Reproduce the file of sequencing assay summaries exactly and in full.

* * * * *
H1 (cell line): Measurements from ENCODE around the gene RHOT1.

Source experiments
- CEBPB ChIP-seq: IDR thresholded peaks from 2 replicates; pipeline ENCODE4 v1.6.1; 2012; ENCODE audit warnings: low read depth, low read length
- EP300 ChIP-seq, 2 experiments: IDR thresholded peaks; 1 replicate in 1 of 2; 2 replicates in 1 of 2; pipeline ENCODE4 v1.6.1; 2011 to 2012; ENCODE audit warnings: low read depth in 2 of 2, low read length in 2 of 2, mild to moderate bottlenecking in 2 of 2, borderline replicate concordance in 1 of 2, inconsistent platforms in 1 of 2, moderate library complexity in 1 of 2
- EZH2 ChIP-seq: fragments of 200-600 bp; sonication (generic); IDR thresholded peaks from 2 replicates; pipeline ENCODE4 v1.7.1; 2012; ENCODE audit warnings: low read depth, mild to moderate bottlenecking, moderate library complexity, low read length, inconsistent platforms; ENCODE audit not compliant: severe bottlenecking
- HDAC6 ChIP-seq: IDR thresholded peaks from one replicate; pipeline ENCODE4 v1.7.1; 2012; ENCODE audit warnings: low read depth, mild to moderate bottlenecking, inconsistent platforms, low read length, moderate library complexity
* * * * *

H1 (cell line): Measurements from ENCODE around the gene RHOT1.

Source experiments
- CEBPB ChIP-seq: IDR thresholded peaks from 2 replicates; pipeline ENCODE4 v1.6.1; 2012; ENCODE audit warnings: low read depth, low read length
- EP300 ChIP-seq, 2 experiments: IDR thresholded peaks; 1 replicate in 1 of 2; 2 replicates in 1 of 2; pipeline ENCODE4 v1.6.1; 2011 to 2012; ENCODE audit warnings: low read depth in 2 of 2, low read length in 2 of 2, mild to moderate bottlenecking in 2 of 2, borderline replicate concordance in 1 of 2, inconsistent platforms in 1 of 2, moderate library complexity in 1 of 2
- EZH2 ChIP-seq: fragments of 200-600 bp; sonication (generic); IDR thresholded peaks from 2 replicates; pipeline ENCODE4 v1.7.1; 2012; ENCODE audit warnings: low read depth, mild to moderate bottlenecking, moderate library complexity, low read length, inconsistent platforms; ENCODE audit not compliant: severe bottlenecking
- HDAC6 ChIP-seq: IDR thresholded peaks from one replicate; pipeline ENCODE4 v1.7.1; 2012; ENCODE audit warnings: low read depth, mild to moderate bottlenecking, inconsistent platforms, low read length, moderate library complexity